Prime Minister Stephen Harper is doing the obvious for any sensible political leader nine months from an election: compress liabilities, press advantages.
Meeting Ontario Premier Kathleen Wynne compressed a liability. Yes, the Premier had been an annoying whiner, and had tried to score points off the Prime Minister. But it began to look a bit petulant for the Prime Minister to rebuff her demands for at least a chat.
Julian Fantino, who fell through the trap door of prime ministerial annoyance this week to the irrelevance of Associate Minister of National Defence, had been a Veterans Affairs minister with a leaden tongue and deaf ear. Mr. Fantino was not the only problem associated with that portfolio – strange policies lay at the core of the difficulties – but he seemed to make everything worse.
Mr. Fantino had become a liability against the effective veterans' lobby. It takes persistent ineptitude for a Conservative government that likes the idea of the military – if not the military itself – to run afoul of that lobby.
Politics hath no more fury than veterans scorned, as Mr. Fantino discovered. Veterans have a built-in sympathy across the political spectrum and beyond the military world. The Afghanistan mission, whatever its debatable military utility, ramped up sympathy for the military in general and for those who served in that mission, some of whom came home beaten up physically and mentally.
Mr. Fantino was a star recruit whose light began to dim soon after arriving in Ottawa. The former top cop in Ontario and an Italian-Canadian from Toronto, a majority of whom had historically voted Liberal, offered the party a twin public relations triumph. He was rewarded, after arriving in Ottawa, with the nothing job of being minister of state for seniors, then became minister of International Co-operation at a time when the foreign budget was declining in real terms.
Mr. Fantino, as Veterans Affairs minister, had little choice but to read scripts defending, among other policies, the closing of departmental offices across the country. These closings were classic Harper government: explained as making things more efficient in the pursuit of leaner government while actually making things less efficient for those in need of services.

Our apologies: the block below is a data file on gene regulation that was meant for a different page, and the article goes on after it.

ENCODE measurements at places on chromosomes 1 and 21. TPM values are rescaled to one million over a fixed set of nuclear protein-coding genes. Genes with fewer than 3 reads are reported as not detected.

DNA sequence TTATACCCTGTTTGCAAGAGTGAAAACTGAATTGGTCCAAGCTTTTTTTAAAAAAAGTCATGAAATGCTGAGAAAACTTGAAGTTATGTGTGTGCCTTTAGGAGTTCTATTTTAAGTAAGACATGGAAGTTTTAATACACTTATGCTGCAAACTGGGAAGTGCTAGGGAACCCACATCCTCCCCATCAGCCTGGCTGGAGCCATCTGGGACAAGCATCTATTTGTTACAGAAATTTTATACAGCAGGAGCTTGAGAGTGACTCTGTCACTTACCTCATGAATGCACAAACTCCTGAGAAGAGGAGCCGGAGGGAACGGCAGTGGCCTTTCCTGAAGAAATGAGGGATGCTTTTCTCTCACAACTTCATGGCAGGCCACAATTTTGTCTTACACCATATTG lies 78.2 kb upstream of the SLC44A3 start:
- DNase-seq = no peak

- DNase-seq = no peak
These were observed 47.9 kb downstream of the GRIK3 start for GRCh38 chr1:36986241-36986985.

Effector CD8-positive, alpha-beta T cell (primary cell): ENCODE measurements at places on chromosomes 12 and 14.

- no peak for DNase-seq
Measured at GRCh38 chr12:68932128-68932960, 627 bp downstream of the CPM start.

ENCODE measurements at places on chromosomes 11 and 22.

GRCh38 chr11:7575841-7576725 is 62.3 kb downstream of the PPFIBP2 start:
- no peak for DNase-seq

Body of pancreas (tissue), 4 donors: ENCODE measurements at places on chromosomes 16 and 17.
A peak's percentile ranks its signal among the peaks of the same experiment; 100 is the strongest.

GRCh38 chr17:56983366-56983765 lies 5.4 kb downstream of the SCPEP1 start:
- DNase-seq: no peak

Mr. Fantino's departure was required to compress a liability, but that he survived as a cabinet nonentity now means that Mr. Harper's cabinet is tied for being the largest in Canadian history. How this bulging size can be squared with incessant rhetoric about being flinty with "hard-earned taxpayers" money is one of those disconnections between reality and presentation that is deeply rooted in this government.
Speaking of presentation, those who watched the thrilling Canada-Russia junior hockey final might have noticed the ad during the second period for the federal government's apprenticeship program.
That ad was paid for by those same "hard-working taxpayers," namely you, and was a thinly disguised political message from the Harper government. It even ended, as many government ads do, with the Conservatives' campaign slogan: "Strong, Proud and Free." It's an old story by now about how the government constantly presses its advantage by spending untold millions and millions of dollars of public money vaunting its programs.
Other governments have done some of this kind of advertising, but none has done it so often and at such great expense. And, one might add so shamelessly, the Conservatives' belief being that the tut-tutting, or even outrage, of critics is overwhelmed by the effectiveness of the messaging on those who barely care about politics.
The Conservatives have their own money to spend, too. A guy trying to work off a bit of seasonal excess in the gym yesterday suddenly heard shrieking rock music give way to the measured voice of Mr. Harper. The ad featured him praising his government's economic policies and was paid for by his party.
With more money than the other parties, the Conservatives can run attack ads, as the Conservatives do constantly against Liberal Leader Justin Trudeau, plus soft ads of reassurance about the steady leadership of the Prime Minister. Again, the Prime Minister presses his advantage, in this case party money.
The double whammy of government-sponsored and Conservative Party ads have been a feature of Canadian politics as part of what the Conservatives call, borrowing a phrase from U.S. politics, the "permanent campaign." Now that an election is nine months hence, the intensity of pressing this advantage will greatly intensify.